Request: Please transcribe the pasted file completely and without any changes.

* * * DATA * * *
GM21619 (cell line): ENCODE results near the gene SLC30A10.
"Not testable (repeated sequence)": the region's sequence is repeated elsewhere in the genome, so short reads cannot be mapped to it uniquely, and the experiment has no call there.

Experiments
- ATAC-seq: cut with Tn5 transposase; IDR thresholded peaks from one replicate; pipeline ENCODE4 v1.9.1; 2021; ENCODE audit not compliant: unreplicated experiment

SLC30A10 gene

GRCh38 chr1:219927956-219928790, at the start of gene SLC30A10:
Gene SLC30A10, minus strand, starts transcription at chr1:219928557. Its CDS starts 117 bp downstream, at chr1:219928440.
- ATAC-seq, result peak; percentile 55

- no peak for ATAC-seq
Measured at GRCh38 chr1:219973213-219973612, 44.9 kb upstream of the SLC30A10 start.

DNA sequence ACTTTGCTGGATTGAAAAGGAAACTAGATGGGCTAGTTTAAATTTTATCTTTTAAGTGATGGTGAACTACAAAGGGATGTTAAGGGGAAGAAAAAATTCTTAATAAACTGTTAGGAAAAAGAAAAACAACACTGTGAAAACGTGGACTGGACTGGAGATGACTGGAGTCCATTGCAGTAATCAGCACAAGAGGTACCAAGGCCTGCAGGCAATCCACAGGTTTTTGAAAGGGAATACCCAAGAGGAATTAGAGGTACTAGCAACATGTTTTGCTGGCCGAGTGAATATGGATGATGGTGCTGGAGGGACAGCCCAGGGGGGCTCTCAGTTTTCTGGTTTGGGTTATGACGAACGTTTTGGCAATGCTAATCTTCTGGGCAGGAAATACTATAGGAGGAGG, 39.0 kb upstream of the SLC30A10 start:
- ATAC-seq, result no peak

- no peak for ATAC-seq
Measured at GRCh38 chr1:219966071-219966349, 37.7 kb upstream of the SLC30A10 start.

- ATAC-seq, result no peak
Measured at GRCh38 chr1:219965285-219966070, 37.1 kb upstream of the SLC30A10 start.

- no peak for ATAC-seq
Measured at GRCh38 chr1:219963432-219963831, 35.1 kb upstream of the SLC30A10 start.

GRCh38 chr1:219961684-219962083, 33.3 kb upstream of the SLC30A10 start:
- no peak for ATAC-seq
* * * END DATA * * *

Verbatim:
GM21619 (cell line): ENCODE results near the gene SLC30A10.
"Not testable (repeated sequence)": the region's sequence is repeated elsewhere in the genome, so short reads cannot be mapped to it uniquely, and the experiment has no call there.

Experiments
- ATAC-seq: cut with Tn5 transposase; IDR thresholded peaks from one replicate; pipeline ENCODE4 v1.9.1; 2021; ENCODE audit not compliant: unreplicated experiment

SLC30A10 gene

GRCh38 chr1:219927956-219928790, at the start of gene SLC30A10:
Gene SLC30A10, minus strand, starts transcription at chr1:219928557. Its CDS starts 117 bp downstream, at chr1:219928440.
- ATAC-seq, result peak; percentile 55

- no peak for ATAC-seq
Measured at GRCh38 chr1:219973213-219973612, 44.9 kb upstream of the SLC30A10 start.

DNA sequence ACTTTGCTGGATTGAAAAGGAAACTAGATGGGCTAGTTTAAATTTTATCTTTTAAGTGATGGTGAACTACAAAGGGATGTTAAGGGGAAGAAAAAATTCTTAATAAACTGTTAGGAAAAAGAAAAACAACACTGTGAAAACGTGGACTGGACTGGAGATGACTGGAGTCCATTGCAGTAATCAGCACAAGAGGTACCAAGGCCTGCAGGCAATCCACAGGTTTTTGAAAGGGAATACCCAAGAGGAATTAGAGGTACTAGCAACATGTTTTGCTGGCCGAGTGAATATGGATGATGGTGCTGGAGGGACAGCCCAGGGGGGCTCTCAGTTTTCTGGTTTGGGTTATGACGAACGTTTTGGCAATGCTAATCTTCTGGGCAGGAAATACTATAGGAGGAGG, 39.0 kb upstream of the SLC30A10 start:
- ATAC-seq, result no peak

- no peak for ATAC-seq
Measured at GRCh38 chr1:219966071-219966349, 37.7 kb upstream of the SLC30A10 start.

- ATAC-seq, result no peak
Measured at GRCh38 chr1:219965285-219966070, 37.1 kb upstream of the SLC30A10 start.

- no peak for ATAC-seq
Measured at GRCh38 chr1:219963432-219963831, 35.1 kb upstream of the SLC30A10 start.

GRCh38 chr1:219961684-219962083, 33.3 kb upstream of the SLC30A10 start:
- no peak for ATAC-seq